Virtual Reality Offers a World Without Rules for Filmmakers
The first rule of VR storytelling is that there are none
The first rule of virtual reality is that there are no rules to virtual reality. "There's no 'wrong' right now," explained Kiira Benzing, VR filmmaker and game designer. "There aren't enough rules that say, 'This is the way to do it.'"
From the outside, breaking into VR can seem daunting. The technology isn't cheap. Audiences react in unexpected ways. For experienced filmmakers curious about this new form of storytelling, the prospect of starting over again may be a major deterrent. But for Mark Sternberg, co-founder of Revrie Immersive Works, the pivot between filmmaking and VR is often smaller than people think. "Until people try it, and have that lightbulb moment, it's an unknown quantity to them," This often means showing filmmakers a project aligned with their current interests, allowing them to see ideas like their own replicated in a 360 environment. "They just have no idea why it would be popular until they try it, and try the right thing."
This was the experience for Angel Manuel Soto, director of alien abduction drama Dinner Party. His lightbulb moment came when he realized his story would work as a single continuous take and he found stage, rather than film production to be a valuable reference point, giving his actors a solid foundation for their performances and his production team insight into how the audience may respond. "I [saw] it first as a play, second as the choreography, and then as a film."
There was a learning curve. The continuous nature of VR required constant communication with his actors to keep their performances scaled to match their spatial relationship with the camera and the narrative importance of their scene. "That was definitely the toughest task as a director, because there's no language for this yet," Soto said. Even after a full day of rehearsals, it took 15 takes before Soto and company felt comfortable with the final product.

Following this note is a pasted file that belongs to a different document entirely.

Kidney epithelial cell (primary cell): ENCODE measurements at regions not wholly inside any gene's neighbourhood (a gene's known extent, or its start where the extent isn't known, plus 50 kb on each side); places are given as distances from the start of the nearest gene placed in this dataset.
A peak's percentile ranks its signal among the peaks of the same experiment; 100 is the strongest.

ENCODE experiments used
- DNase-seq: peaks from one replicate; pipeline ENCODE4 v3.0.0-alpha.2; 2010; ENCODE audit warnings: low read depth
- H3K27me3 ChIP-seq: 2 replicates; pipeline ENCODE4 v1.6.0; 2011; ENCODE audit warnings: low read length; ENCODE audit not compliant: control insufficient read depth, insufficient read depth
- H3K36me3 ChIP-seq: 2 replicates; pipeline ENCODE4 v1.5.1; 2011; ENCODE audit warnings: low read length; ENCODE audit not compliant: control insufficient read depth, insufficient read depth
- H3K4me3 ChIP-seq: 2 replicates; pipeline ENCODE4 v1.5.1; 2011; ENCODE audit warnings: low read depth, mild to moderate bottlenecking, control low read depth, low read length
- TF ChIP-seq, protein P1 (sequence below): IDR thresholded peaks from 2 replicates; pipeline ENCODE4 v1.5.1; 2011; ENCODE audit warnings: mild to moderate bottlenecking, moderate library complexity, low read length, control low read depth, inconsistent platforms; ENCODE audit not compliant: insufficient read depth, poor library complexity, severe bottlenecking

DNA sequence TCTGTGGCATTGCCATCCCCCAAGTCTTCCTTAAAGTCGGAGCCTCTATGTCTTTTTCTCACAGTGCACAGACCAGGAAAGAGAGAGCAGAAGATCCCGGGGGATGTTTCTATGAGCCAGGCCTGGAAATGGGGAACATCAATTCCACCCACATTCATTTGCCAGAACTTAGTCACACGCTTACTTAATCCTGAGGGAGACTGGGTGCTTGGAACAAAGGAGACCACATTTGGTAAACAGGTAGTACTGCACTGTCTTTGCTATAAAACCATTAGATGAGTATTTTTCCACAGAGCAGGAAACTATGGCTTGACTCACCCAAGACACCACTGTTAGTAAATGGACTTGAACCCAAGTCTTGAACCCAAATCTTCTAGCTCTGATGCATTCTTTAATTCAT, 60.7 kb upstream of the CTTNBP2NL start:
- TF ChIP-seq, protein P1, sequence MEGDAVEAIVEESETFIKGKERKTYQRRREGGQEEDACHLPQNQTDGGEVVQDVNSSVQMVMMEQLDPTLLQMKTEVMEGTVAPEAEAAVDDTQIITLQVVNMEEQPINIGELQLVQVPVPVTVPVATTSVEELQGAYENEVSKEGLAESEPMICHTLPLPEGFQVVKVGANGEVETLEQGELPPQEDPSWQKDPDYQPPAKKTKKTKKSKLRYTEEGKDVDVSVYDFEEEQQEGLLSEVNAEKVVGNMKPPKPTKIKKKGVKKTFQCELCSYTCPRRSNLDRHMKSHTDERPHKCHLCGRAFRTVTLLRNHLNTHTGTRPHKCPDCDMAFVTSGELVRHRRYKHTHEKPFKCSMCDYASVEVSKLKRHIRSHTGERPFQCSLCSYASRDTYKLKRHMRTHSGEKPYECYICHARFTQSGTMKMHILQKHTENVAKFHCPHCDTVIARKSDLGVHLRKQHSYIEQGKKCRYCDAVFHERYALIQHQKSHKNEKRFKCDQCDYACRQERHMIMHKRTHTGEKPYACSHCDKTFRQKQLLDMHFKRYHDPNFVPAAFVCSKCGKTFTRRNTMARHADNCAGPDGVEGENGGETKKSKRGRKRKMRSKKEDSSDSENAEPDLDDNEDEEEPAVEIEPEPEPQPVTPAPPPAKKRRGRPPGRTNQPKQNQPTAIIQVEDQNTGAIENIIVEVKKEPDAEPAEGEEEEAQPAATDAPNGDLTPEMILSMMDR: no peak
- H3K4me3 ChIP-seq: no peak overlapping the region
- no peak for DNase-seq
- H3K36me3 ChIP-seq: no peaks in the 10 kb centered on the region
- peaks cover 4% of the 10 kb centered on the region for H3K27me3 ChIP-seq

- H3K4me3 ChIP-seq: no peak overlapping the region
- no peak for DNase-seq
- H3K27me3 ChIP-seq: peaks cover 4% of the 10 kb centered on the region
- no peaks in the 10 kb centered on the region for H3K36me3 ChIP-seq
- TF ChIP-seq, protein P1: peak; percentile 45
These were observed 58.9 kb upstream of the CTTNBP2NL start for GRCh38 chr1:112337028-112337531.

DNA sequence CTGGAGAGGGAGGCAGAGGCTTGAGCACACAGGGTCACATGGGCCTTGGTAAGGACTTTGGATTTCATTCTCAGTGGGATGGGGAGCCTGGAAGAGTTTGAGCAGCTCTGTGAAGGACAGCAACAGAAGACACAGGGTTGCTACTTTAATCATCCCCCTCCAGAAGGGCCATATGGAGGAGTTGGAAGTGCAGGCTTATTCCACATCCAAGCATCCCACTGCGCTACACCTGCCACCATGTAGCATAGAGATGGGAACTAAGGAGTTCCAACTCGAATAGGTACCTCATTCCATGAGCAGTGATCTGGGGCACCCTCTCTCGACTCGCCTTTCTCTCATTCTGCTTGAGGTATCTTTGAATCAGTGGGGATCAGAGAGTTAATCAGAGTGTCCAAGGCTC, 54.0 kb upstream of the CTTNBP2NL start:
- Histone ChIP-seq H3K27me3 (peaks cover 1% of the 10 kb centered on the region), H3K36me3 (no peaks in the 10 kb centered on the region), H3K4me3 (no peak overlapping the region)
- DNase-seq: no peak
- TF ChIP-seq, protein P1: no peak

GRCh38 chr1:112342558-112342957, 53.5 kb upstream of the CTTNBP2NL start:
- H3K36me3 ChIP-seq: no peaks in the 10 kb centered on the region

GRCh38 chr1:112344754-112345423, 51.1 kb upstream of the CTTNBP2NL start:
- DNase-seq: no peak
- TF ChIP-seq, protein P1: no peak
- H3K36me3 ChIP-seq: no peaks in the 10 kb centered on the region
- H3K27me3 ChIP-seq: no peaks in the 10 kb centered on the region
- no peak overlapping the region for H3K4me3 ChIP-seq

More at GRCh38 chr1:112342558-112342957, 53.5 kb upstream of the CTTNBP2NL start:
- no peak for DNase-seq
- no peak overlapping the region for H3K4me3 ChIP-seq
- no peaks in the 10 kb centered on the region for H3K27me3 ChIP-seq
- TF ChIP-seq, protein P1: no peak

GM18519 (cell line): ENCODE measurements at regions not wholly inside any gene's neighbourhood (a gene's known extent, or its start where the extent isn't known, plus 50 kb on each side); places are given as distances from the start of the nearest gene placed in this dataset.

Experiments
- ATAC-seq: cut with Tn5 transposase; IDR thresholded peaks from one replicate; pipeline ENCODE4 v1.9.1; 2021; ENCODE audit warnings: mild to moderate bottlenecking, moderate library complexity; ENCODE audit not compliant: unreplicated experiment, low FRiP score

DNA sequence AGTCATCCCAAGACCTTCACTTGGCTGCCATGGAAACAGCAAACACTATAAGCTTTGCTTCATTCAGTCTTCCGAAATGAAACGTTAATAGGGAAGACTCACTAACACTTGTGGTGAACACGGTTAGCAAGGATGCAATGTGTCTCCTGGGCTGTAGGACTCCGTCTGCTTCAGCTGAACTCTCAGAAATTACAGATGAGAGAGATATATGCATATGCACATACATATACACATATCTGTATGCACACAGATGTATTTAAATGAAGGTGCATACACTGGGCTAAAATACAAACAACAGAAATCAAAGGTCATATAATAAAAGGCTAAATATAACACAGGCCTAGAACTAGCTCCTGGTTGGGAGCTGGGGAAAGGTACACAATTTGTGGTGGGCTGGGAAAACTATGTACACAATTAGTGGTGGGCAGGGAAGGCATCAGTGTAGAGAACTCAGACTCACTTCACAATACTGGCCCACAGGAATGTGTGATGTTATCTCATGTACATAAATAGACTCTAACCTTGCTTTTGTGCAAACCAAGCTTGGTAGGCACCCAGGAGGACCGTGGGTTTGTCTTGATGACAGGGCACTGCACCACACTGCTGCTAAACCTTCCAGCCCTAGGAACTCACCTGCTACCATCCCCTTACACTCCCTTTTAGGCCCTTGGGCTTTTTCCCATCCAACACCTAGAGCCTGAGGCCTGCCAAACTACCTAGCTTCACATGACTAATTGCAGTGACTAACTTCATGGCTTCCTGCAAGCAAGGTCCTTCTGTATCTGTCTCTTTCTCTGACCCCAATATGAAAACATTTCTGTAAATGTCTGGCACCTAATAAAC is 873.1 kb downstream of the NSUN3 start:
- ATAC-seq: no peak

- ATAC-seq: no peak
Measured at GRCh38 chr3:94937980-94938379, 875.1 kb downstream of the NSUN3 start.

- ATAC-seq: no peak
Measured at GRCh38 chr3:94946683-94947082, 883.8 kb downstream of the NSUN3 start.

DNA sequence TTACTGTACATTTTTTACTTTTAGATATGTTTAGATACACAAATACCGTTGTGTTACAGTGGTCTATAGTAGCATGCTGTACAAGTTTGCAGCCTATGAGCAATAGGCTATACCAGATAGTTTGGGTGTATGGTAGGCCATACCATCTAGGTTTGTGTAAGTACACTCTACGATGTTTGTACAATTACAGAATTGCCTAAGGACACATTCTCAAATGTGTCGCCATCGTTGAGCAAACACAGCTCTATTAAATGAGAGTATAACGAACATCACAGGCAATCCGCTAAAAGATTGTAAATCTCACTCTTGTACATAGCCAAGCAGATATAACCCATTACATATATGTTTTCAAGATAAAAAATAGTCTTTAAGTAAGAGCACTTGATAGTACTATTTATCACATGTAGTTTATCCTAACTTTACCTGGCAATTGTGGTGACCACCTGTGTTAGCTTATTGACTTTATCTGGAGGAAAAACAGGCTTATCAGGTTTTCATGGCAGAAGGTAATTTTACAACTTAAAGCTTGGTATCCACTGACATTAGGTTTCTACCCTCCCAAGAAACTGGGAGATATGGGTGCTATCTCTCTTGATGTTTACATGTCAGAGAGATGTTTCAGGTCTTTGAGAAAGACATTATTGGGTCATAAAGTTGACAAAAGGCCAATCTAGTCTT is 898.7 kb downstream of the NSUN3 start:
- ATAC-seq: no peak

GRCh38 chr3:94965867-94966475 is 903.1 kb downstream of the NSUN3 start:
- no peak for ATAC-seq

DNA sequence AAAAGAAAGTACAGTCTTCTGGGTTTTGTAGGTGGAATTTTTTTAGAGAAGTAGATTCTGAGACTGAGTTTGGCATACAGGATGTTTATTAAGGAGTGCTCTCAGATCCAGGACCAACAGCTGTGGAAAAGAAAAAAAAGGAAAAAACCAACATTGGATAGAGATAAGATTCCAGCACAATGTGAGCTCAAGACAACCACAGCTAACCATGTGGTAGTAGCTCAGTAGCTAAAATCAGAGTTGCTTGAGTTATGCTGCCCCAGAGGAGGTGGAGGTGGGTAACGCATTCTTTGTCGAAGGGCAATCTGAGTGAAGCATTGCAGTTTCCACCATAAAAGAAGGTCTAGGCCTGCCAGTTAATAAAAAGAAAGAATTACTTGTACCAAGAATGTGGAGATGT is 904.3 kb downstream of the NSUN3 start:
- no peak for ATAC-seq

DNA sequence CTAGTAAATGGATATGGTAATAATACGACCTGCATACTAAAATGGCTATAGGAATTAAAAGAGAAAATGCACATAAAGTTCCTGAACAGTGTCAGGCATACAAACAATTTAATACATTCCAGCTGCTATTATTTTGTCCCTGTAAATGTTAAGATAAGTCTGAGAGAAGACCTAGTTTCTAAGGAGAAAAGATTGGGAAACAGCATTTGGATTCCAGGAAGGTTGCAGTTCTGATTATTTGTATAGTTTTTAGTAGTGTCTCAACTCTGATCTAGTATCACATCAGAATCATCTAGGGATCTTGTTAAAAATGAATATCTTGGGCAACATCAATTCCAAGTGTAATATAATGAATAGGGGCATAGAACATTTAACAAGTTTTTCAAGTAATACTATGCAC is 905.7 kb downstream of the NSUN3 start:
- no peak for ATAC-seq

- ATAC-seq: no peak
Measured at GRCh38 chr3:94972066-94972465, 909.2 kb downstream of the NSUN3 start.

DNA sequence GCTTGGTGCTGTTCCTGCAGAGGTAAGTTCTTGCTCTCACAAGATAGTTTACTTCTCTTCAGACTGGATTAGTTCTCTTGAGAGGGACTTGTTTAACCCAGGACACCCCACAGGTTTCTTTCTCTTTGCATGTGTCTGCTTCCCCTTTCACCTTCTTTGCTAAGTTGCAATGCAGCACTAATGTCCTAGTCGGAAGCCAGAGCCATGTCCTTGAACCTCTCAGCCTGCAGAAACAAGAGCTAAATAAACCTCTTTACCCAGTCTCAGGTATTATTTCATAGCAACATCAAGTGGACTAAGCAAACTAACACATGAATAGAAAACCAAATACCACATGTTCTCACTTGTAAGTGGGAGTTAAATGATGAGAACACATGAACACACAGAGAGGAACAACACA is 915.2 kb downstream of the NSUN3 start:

This also meant no downtime for any of the performers, because the VR environment demands providing audiences with something to look at in all directions, even as the director tries to redirect their attention to what's truly important. Soto described the audience autonomy inherent to VR as one of his biggest concerns throughout pre-production. To keep people focused on the story he was telling, Soto and his team used every technical and storytelling element of the medium to nudge viewers to the right spot at the right moment. "Through acting, movement, lighting, and spatial audio, you can give as much direction as you can without forcing them."
Soto's learn-as-you go approach speaks to one of the global VR community's strengths: Rather than closing itself off to new faces, members tends to share time and knowledge. Benzing compared the collaborative nature of people in the industry to the early days of film festivals, where filmmakers would pool resources and expertise. "There's a lot of generosity in the industry right now," Benzing explained. "What's exciting about that is, it's almost like a collective format of learning."
What does all this mean for established filmmakers looking to break into VR? The best advice both Benzing and Sternberg offered is to find a local community and start working on a project as quickly as possible. "The best thing to do is start off by watching other experiences," Sternberg said, "because whether an experience is amazing or if it's terrible, there's things you can learn from both."
Benzing echoed this approach. "There's just a lot of room for play right now, and the best way is to just get messy. Jump in the sandbox, grab a camera, and start playing."